Difficulty remembering people, places and events is usually considered an inevitable side effect of aging. But study findings published in the medical journal Cerebral Cortex show that for certain individuals in their 60s, 70s and 80s, the ability to recall memories equals that of those many years younger, reports ScienceAlert.com.
For the study, researchers from Massachusetts General Hospital (MGH) scanned the brains of 40 older adults with an average age of 67 and 41 young adults with an average age of 25 as they tried to memorize 80 pairs of words connected with faces or scenes during a memory exercise.
Researchers checked two specific areas of the brain’s visual cortex. One part of the brain was involved with the recognition of objects and faces, and the other played a role in encoding and retrieving memories. Results showed that the brain activity pattern in these two areas was similar between older and younger adults.
Additionally, among all participants, the brains of those who performed well on the activity reflected more youthful activation patterns. The scans of older individuals who excelled at recalling image-word pairs they had previously seen showed activation in the same areas of their brain as when they first saw the pairings.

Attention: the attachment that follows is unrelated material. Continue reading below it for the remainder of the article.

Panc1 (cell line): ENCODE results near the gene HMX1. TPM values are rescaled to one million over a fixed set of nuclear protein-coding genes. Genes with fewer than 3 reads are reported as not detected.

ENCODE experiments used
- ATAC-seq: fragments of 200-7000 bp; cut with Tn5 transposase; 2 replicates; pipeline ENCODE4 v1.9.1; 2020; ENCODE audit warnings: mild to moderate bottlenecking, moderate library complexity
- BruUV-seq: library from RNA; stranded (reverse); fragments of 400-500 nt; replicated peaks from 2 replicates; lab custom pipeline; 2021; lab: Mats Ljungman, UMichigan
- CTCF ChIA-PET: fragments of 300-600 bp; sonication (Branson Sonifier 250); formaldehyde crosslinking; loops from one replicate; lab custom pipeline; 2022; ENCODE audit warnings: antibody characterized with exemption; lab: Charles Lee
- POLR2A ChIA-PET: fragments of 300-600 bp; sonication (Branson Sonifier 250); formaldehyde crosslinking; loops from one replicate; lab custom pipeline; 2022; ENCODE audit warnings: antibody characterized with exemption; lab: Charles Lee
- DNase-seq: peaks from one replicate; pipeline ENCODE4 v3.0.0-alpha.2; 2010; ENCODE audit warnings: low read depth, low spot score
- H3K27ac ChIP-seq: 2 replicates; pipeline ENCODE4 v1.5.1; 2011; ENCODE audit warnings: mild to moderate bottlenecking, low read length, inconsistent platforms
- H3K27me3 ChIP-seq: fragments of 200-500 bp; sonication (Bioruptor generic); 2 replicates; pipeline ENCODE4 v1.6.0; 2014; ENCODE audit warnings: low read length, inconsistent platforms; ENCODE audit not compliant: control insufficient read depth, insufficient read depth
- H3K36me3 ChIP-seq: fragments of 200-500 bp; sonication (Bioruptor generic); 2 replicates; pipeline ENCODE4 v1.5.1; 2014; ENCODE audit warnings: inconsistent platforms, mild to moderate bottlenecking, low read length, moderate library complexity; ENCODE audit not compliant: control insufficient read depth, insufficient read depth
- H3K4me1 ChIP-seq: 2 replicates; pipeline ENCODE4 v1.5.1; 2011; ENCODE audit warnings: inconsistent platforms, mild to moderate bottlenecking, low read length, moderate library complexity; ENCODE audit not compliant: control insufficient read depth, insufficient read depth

“The superagers had maintained the same high level of neural differentiation, or selectivity, as a young adult,” said Yuta Katsumi, PhD, a psychologist from MGH and lead author of the study. “Their brains enabled them to create distinct representations of the different categories of visual information so that they could accurately remember the image-word pairs.”
Researchers acknowledged that two big limitations of the study are the small number of participants and the lack of focus on other areas of the brain. However, scientists believe that follow-up inquiries about the exceptional ability of superagers to recall visual information are warranted.
To learn more about memory loss, read “My memory is terrible, especially when it comes to remembering names. Is this a symptom of Alzheimer’s?” and “Slipping Away.”